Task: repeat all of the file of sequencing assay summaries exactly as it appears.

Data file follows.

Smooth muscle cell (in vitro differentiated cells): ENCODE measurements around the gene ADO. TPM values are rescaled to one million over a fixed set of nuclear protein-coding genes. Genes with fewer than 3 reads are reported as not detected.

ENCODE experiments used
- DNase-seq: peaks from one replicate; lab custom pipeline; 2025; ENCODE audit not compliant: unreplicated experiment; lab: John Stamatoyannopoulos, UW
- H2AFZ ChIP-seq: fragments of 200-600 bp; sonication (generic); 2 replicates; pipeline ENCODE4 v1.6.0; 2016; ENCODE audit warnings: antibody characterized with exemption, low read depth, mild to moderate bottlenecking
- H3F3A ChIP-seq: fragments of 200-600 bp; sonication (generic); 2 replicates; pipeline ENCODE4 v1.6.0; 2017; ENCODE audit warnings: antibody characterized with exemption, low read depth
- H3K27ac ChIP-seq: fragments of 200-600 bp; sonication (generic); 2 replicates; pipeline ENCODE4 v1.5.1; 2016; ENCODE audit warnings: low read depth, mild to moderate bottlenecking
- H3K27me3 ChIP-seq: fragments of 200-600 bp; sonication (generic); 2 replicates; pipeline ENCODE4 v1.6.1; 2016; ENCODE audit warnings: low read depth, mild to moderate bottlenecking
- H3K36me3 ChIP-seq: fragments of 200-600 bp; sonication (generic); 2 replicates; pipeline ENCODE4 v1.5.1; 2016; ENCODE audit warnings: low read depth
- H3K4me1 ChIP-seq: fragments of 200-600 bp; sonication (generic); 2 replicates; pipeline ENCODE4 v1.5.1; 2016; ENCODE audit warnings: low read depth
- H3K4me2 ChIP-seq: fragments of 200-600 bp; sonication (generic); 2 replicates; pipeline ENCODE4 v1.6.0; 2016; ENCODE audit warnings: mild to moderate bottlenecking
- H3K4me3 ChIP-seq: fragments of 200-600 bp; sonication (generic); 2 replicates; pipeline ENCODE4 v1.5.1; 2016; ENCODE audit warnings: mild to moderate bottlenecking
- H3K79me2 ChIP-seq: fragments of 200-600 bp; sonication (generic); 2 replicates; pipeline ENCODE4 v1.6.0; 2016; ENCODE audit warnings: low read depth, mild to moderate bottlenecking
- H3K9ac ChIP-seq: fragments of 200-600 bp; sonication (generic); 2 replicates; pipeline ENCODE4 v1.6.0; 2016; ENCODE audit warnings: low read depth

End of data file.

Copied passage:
Smooth muscle cell (in vitro differentiated cells): ENCODE measurements around the gene ADO. TPM values are rescaled to one million over a fixed set of nuclear protein-coding genes. Genes with fewer than 3 reads are reported as not detected.

ENCODE experiments used
- DNase-seq: peaks from one replicate; lab custom pipeline; 2025; ENCODE audit not compliant: unreplicated experiment; lab: John Stamatoyannopoulos, UW
- H2AFZ ChIP-seq: fragments of 200-600 bp; sonication (generic); 2 replicates; pipeline ENCODE4 v1.6.0; 2016; ENCODE audit warnings: antibody characterized with exemption, low read depth, mild to moderate bottlenecking
- H3F3A ChIP-seq: fragments of 200-600 bp; sonication (generic); 2 replicates; pipeline ENCODE4 v1.6.0; 2017; ENCODE audit warnings: antibody characterized with exemption, low read depth
- H3K27ac ChIP-seq: fragments of 200-600 bp; sonication (generic); 2 replicates; pipeline ENCODE4 v1.5.1; 2016; ENCODE audit warnings: low read depth, mild to moderate bottlenecking
- H3K27me3 ChIP-seq: fragments of 200-600 bp; sonication (generic); 2 replicates; pipeline ENCODE4 v1.6.1; 2016; ENCODE audit warnings: low read depth, mild to moderate bottlenecking
- H3K36me3 ChIP-seq: fragments of 200-600 bp; sonication (generic); 2 replicates; pipeline ENCODE4 v1.5.1; 2016; ENCODE audit warnings: low read depth
- H3K4me1 ChIP-seq: fragments of 200-600 bp; sonication (generic); 2 replicates; pipeline ENCODE4 v1.5.1; 2016; ENCODE audit warnings: low read depth
- H3K4me2 ChIP-seq: fragments of 200-600 bp; sonication (generic); 2 replicates; pipeline ENCODE4 v1.6.0; 2016; ENCODE audit warnings: mild to moderate bottlenecking
- H3K4me3 ChIP-seq: fragments of 200-600 bp; sonication (generic); 2 replicates; pipeline ENCODE4 v1.5.1; 2016; ENCODE audit warnings: mild to moderate bottlenecking
- H3K79me2 ChIP-seq: fragments of 200-600 bp; sonication (generic); 2 replicates; pipeline ENCODE4 v1.6.0; 2016; ENCODE audit warnings: low read depth, mild to moderate bottlenecking
- H3K9ac ChIP-seq: fragments of 200-600 bp; sonication (generic); 2 replicates; pipeline ENCODE4 v1.6.0; 2016; ENCODE audit warnings: low read depth